Senate Chaplain: No Separation of God and State

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Washington, D.C. – On this Sunday’s “State of Belief,” The Interfaith Alliance Foundation’s show on Air America Radio, Reverend Welton Gaddy interviews Reverend Barry Black, the chaplain of the United States Senate. Incredibly, Chaplain Black speaks openly about what he considers “common doctrines” among U.S. Senators like “the second coming of Christ,” “the nature of revelation,” and “salvation by grace thought faith.” He goes on to say that “the goal of my office is to cooperate without compromising” and that “I talk to Christian senators and tell them they have one constituent whom they must please and that is Christ.”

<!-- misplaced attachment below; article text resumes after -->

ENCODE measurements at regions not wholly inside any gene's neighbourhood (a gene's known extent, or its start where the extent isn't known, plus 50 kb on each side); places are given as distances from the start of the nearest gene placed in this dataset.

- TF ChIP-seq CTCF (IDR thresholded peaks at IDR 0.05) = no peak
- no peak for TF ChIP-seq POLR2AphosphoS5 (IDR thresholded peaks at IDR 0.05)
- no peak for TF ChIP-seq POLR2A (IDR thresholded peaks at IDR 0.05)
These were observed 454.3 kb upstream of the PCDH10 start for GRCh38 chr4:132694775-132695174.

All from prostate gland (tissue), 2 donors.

The aspect of his job the public gets to see is his opening prayer in the Senate everyday.  Chaplain Black said he tries “to be sensitive to the heterogeneity of the audience that is listening to me.” However, he admits, “Some times I will end my prayers ‘in the name of Jesus.’”


The interview provides great insight into one of the most interesting examples of the intersection of religion and politics. Black states that his position is comparable to being a pastor at a Church with 7,000 members, counting Senators and their staffs and families. When non-Christian senators and staff members are in need of chaplaincy, Black brings in other clergy. He says “It’s an opportunity of facilitate their religious needs without actually participating.”


In addition to the edited version on the show, an unedited copy of the interview is available at on Monday.


Also on the show: Dr. Bruce Prescott, author of the blog Mainstreet Baptist; and Albert Menedez, director of research with Americans for Religious Liberty.